The opening episodes that set the stage are among the best. In “The Coming of Robin Hood,” written by Ring Lardner, Jr., Locksley, “back from the Holy Wars,” finds that a Norman, Roger de Lille (a young Leo McKern) has usurped his domain; when Robin tries to reclaim them, an attempt to assassinate him kills de Lille instead, but Robin gets the blame and is outlawed. In “The Moneylender,” Robin joins a band of outlaws in Sherwood, converts them to robbing from the rich to give to the poor, and inherits their leadership when their chief, Will Scathlock, dies in an ambush that Robin had warned them was likely. “Dead or Alive” introduces Little John (Archie Duncan), with the traditional quarterstaff fight on the log bridge, while “Friar Tuck,” of course, brings that mettlesome priest (well played by Alexander Gauge) into the band—and thereafter the outlaws have two schemers in their number. Finally, episode five, “Maid Marian,” introduces Robin’s lady-love in her first full appearance, already adopting male guise and outshooting most of the outlaws.

Unlike most British shows of the period, Robin Hood wasn’t shot all on soundstages, with some exteriors set in the English greenwood in nearly every episode. The scripts are mostly sharp, with an edge lacking in most conformist 1950s teleplays, though most of the overtly comic episodes haven’t aged very well. The swordplay choreography is largely quite good, and archery is often central to the plot, which is gratifying—with the outlaws actually stopping to string their bows before going into action! And for a fifties TV show Lady Marian is quite assertive, capable with a bow, and shown to keep a French maître d’armes who trains her in handling a sword. Later episodes well worth your time include number 18, “The Jongleur;” 22, “The Sheriff’s Boots;” 36, “The Thorkil Ghost;” and what is essentially the season closer, episode 38, “Richard the Lion-Heart.” Note that DVD collections tend to jumble the episode order, which actually matters with this show, considering the way characters are introduced and developed; look online for a reference so you’re sure to watch them in proper succession

Long John Silver aka Long John Silver’s Return to Treasure Island

Long John Silver
aka Long John Silver’s Return to Treasure Island
Rating: ***
Origin: USA/Australia, 1954
Director: Byron Haskin
Source: American Home Treasures DVD

Sure, it’s cheap, and it’s cheesy, but this film’s just chock-full of pirate-y goodness, and pirate-movie fans owe it to themselves to dig up a copy.

How did this thing even happen? Well, back in 1950, Disney made a new version of Treasure Island, which Walt thought was pretty clever because it was a beloved property that was in the public domain, so he didn’t have to pay for it. Jump forward three years and Byron Haskin, who’d directed Island for Disney, realizes that because the source was public domain, Disney can’t stop him from shooting a sequel. (This is a lesson Disney never forgot.) Haskin contacts Robert Newton, who’d made such an impression as Silver in the Disney Version; Newton, who hadn’t handled Hollywood success very well, had fled back to England to escape his debts, so he’s happy to do it. Haskin proposes shooting in inexpensive Australia, where he’d made His Majesty O’Keefe the year before, Newton agrees, and Bob’s-your-uncle.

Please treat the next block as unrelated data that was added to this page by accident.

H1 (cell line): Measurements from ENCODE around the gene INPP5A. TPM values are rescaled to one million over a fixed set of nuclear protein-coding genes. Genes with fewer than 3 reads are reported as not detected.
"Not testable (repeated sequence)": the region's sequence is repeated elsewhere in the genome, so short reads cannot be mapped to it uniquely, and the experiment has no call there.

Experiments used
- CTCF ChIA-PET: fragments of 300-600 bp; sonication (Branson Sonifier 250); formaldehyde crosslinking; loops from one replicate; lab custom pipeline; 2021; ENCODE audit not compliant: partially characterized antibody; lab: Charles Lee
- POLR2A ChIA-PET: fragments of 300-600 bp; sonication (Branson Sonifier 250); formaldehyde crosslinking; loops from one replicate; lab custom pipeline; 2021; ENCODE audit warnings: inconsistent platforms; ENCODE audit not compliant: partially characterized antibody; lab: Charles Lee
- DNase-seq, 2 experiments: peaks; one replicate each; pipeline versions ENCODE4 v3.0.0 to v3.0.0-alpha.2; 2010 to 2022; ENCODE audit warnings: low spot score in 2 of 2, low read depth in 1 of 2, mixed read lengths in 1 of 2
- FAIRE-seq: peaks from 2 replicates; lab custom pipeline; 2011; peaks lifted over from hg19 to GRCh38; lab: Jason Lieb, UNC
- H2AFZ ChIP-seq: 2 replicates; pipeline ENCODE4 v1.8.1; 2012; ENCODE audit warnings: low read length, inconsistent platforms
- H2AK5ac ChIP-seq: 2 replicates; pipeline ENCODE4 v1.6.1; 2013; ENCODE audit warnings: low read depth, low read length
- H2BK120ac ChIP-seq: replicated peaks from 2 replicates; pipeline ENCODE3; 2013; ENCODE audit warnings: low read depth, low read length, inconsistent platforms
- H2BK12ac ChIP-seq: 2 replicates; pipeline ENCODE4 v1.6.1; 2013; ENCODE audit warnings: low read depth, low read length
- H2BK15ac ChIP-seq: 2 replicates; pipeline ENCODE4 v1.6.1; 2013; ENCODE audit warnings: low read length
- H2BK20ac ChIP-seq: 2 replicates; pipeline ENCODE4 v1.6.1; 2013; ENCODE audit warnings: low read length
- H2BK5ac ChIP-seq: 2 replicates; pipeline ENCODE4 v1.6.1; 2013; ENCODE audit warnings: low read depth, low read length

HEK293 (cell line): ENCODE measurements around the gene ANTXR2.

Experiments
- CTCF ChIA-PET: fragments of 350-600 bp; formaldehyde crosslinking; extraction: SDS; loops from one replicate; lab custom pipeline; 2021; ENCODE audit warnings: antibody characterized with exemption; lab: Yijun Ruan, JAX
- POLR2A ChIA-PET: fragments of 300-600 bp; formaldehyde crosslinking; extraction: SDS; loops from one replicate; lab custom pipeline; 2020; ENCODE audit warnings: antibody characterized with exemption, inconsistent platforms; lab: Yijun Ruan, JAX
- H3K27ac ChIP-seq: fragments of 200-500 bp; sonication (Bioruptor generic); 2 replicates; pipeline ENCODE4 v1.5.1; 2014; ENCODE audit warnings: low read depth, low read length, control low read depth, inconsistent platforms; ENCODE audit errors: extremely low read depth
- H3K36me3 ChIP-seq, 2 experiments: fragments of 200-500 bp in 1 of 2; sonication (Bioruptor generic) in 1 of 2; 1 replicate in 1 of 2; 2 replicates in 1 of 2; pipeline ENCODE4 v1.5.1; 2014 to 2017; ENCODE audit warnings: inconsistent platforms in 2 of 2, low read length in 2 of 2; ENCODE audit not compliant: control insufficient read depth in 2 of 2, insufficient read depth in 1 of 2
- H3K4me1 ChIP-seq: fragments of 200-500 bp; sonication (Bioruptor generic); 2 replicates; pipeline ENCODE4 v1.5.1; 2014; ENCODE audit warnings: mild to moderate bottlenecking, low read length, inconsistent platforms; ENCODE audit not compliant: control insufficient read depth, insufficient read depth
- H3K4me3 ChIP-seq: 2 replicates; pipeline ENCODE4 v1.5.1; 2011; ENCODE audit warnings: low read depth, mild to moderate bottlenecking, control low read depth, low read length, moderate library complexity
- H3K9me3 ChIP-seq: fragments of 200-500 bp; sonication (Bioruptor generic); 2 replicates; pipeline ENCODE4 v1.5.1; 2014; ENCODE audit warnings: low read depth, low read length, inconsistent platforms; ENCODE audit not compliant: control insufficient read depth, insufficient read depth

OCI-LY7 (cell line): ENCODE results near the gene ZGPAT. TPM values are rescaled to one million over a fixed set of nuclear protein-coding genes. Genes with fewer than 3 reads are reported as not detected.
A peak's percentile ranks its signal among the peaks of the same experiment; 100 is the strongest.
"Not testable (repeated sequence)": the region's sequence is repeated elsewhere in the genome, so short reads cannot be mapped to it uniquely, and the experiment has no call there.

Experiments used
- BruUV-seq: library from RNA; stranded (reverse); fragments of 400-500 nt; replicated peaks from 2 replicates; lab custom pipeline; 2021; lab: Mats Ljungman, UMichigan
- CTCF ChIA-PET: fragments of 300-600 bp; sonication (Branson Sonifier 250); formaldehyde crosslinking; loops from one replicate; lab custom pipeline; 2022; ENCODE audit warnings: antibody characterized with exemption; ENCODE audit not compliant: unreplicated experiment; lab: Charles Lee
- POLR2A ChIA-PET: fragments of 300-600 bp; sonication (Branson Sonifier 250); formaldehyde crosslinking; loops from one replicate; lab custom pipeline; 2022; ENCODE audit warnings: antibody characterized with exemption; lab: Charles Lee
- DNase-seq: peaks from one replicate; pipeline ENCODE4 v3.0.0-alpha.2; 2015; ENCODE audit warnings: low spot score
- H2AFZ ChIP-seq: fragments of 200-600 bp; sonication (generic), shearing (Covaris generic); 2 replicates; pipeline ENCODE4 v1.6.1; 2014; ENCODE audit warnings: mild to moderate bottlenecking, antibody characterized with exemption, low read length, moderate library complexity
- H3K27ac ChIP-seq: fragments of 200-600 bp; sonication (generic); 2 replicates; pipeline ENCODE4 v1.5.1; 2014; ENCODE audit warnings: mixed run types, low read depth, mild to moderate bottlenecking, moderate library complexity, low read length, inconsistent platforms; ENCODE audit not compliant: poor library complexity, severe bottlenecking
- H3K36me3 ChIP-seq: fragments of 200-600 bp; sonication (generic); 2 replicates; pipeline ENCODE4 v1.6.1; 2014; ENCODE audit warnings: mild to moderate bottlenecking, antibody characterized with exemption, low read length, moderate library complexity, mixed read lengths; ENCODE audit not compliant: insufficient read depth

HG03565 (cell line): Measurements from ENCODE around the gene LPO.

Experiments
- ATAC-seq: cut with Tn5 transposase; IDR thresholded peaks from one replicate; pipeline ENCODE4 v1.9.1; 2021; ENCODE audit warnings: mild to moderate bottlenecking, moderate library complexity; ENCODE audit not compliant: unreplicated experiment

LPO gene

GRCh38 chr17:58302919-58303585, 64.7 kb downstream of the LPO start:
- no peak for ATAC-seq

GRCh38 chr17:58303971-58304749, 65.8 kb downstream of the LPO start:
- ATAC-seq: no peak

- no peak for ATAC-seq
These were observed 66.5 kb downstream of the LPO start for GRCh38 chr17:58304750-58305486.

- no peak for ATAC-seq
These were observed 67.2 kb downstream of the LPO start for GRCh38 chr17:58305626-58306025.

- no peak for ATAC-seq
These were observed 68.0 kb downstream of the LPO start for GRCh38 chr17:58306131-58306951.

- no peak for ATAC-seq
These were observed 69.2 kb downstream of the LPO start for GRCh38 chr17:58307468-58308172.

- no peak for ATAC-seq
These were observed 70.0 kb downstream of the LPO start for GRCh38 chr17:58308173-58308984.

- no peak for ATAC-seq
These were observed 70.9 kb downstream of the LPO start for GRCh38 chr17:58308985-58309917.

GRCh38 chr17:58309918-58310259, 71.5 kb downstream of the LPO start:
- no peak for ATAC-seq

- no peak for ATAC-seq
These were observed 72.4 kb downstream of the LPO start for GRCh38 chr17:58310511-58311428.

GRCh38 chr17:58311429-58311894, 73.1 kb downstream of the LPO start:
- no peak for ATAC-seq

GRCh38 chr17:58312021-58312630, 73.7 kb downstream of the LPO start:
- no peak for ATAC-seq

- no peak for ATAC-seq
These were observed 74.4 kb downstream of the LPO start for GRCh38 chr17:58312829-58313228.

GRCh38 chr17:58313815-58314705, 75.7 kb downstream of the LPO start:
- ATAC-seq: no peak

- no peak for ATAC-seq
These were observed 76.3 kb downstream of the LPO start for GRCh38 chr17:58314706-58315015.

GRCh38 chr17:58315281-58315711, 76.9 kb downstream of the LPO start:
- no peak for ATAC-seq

The winning formula for this production is to recycle elements from Treasure Island, but add more pirates and lots more Long John Silver (Newton, in high form, is in almost every scene). The first third of the movie is set in and around Porto Bello, which is inexplicably under British rule. (They sacked it four times, but never governed it.) Silver hangs out there in a low dive with a crew of sea dogs, and it’s immediately established that, though glib and plausible, he’s just as big a scoundrel as ever. (Huzzah!) All he needs is an opportunity, and it comes when another pirate crew, led by a Captain Mendoza, kidnaps the Governor’s daughter. (It is a genre rule that if the Governor has a daughter, pirates will kidnap her.)

Silver knows Mendoza, and persuades the Governor to let him handle the ransom transfer. He then performs a double double-cross, retrieving both daughter and ransom money, meanwhile pillaging the Governor’s warehouse and blaming it on Mendoza. Not-so-incidentally, he also liberates young Jim Hawkins (Treasure Island’s protagonist, played adequately by Kit Taylor), who should have been enjoying his newfound wealth back in England, but for some unexplained reason was serving as Mendoza’s enslaved cabin boy.

McGuffin time! Jim, who’s still “smart as paint” (requotes from Island are common), has a medallion that holds the key to the location of a second hoard hidden on Treasure Island. The movie veers briefly into farce as Silver tries to trick Jim into giving him the medallion, while avoiding being maneuvered into wedlock by the proprietess of the low dive, but soon Jim, Silver, Mendoza, and two scurvy pirate crews are off across the Caribbean to plunder Cap’n Flint’s second treasure. The last half of the film shamelessly pillages and recombines elements of Treasure Island, unburdened by any tiresome good guys this time except for Jim. It’s a real scoundrel-fest, sudden reversals are the order of the day, and “those who died are the lucky ones.” I won’t reveal how it ends except to say the finale hinges on two words: doubloon grenades!

One caveat: it seems there’s no good restored version of this film available digitally: all the prints floating around are pan-and-scan, and most of them are in terrible shape. Ye be warned!